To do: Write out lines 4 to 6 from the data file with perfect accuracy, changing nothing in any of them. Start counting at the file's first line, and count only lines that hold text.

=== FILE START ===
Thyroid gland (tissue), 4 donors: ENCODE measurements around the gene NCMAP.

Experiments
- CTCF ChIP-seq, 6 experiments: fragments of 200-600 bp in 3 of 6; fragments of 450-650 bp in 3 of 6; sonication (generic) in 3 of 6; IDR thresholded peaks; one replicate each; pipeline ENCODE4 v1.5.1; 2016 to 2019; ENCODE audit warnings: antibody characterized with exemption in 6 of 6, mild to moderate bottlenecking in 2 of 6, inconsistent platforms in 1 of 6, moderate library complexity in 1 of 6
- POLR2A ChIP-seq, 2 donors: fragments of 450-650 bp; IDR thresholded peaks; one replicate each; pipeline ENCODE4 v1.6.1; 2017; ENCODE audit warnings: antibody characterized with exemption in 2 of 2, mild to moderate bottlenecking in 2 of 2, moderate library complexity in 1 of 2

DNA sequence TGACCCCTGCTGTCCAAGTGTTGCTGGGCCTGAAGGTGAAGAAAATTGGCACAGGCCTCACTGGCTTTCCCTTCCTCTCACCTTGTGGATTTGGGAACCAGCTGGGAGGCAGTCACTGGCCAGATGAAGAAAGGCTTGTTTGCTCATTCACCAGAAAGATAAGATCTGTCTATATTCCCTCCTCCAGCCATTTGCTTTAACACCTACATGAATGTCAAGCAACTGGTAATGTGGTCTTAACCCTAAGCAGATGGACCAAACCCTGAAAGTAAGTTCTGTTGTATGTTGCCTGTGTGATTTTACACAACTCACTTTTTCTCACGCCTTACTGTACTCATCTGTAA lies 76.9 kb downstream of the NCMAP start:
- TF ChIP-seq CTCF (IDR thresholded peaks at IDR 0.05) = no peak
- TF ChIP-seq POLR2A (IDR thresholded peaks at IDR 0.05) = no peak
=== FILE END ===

- POLR2A ChIP-seq, 2 donors: fragments of 450-650 bp; IDR thresholded peaks; one replicate each; pipeline ENCODE4 v1.6.1; 2017; ENCODE audit warnings: antibody characterized with exemption in 2 of 2, mild to moderate bottlenecking in 2 of 2, moderate library complexity in 1 of 2

DNA sequence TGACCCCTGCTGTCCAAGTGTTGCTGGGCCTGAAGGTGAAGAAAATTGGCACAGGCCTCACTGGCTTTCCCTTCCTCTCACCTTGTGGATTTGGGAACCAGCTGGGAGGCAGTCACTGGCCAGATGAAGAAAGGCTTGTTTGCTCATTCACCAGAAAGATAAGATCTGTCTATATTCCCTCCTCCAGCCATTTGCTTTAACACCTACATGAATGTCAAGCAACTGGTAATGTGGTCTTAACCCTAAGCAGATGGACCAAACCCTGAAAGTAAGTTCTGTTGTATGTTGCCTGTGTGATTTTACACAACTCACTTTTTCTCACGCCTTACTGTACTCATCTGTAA lies 76.9 kb downstream of the NCMAP start:
- TF ChIP-seq CTCF (IDR thresholded peaks at IDR 0.05) = no peak